There exists a wealth of research in the areas of heritage languages in the United States. Over the last two decades, the rapidly growing work on Spanish, particularly, is making important strides in the understanding of this research area. Yet, there is only minimal work focusing specifically on language socialization and Spanish maintenance in Canada. In this article, I describe qualitative research examining the contextual factors of the linguistic socialization of Spanish-speaking families and their children in Vancouver, Canada. Analysis of the data indicates that cultural awareness and identity, familism, and home language practices are key factors that cut across a variety of aspects of first language maintenance, both as agents and outcomes.
II existe une riche base de recherche sur les apprenants de langues d'origine aux Etats-Unis. Lors des deux dernieres decennies, des etudes sur I'espagnol en particulier, ont permis de grands progras dans ce domaine d'etude. Neanmoins, le hombre de recherches examinant la situation canadienne vis-a-vis de la socialisation linguistique et le maintien de I'espagnol reste infime. Cet article rapporte les resultats d'une etude qualitative, laquelle examine les facteurs contextuels de la socialisation linguistique de families et de leurs enfants de langue espagnole a Vancouver au Canada. L'analyse des donnees indique que la conscience culturelle et I'identite, le famillisme, et les habitudes linguistiques au foyer sont des facteurs critiques qui affectent une variete d'aspects du maintien de la langue maternelle, autant comme agents que comme consequences.
The presence of Spanish-speakers in Canada is not new. Small numbers of Spaniards immigrated to Canada following the end of the Civil War in Spain (Hoffman 2004). However, the first major influx was triggered by the 11 September 1973 coup d'etat in Chile, a period that also saw other South Americans, especially Uruguayans and Argentines, arrive under a special federal program. A second major wave of immigration began in 1983 with the intensification of the political instability in Central America--most notably, in E1 Salvador--and Ottawa's introduction of a special refugee program for Salvadoreans (Griffin 1993). Today, the Spanish-speaking population in Canada has reached 345,345, or 1.1 percent of the total population (Statistics Canada 2006), making Spanish the fifth largest non-official language in the country, with the highest concentrations in Toronto, Montreal, and Vancouver.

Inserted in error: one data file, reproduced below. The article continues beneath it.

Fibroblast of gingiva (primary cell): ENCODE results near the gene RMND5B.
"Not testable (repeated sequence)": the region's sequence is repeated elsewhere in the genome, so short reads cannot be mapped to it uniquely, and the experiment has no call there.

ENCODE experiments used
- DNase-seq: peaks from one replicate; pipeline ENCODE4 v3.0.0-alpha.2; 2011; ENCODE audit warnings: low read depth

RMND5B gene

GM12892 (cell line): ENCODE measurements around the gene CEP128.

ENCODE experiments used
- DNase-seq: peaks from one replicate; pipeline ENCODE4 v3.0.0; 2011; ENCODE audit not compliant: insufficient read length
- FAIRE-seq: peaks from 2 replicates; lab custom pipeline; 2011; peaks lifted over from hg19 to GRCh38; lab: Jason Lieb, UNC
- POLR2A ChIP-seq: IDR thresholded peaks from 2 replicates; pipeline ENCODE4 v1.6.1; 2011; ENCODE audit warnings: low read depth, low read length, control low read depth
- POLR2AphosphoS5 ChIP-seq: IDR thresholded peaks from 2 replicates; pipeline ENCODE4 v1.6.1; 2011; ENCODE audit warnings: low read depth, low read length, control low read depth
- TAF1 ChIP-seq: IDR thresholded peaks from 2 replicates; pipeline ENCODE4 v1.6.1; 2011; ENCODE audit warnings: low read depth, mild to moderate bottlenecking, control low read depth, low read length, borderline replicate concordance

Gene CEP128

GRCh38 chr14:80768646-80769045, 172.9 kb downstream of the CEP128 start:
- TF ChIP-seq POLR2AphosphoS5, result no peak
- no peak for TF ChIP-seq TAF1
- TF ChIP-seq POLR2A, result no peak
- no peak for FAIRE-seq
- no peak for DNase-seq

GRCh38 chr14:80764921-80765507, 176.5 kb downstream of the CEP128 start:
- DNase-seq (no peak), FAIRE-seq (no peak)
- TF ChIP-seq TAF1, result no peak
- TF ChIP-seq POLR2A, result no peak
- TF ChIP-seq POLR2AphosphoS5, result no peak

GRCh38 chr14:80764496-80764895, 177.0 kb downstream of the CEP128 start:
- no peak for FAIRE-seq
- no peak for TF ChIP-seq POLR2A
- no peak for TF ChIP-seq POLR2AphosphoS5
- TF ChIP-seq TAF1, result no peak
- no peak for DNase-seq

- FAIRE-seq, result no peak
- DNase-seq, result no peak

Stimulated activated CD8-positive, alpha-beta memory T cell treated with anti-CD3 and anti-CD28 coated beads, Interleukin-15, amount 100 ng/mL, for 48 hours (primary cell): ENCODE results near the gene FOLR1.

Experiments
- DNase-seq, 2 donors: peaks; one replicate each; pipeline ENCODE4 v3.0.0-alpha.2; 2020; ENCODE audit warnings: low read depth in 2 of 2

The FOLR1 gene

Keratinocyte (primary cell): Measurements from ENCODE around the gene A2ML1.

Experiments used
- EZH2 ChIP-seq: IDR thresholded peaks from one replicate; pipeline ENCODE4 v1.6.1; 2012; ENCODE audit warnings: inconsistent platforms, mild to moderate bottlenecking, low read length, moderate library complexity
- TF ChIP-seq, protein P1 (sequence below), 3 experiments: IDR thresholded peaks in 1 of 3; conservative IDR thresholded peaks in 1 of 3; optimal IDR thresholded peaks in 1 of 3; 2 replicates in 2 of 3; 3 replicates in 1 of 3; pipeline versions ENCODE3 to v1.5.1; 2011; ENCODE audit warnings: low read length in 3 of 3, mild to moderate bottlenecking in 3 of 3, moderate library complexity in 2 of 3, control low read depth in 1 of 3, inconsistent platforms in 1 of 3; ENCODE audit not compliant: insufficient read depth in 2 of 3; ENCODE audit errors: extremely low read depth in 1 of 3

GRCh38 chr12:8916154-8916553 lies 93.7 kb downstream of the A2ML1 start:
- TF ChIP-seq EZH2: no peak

It is not surprising, given the type of recent population increase described above, that the majority of research on Latin Americans in Canada has focused on refugees (Ajdukovic and Aidukovic 1993; Young and Evans 1997). Although many professional immigrants face difficulties integrating into the larger Canadian society, some studies have found professionals are able to integrate almost immediately (Xiao 1998). Thus, because the Chilean immigrants generally came from a higher socioeconomic and educational background than those from Central America, the research to date has more frequently addressed the issues facing Salvadorean refugees (e.g., Jacob 1992; Thomson 1986). These studies have dealt with issues critical to this population, issues that no doubt will continue to attract the attention of researchers and other concerned individuals.
Another line of research has addressed educational issues facing immigrants and their children in general, uncovering important insights. Drever (1996) highlighted the fact that the Spanish-speaking population in Toronto-area public schools faces many academic challenges, including high dropout rates. Pacini-Ketchabaw et al. (2001) discussed the lived experiences of Spanish-speaking parents attempting to raise bilingual children in greater Toronto. They reported that, from the perspective of parents, fostering family unity, Latin American identity, and future professional advancement are important reasons for maintaining Spanish. …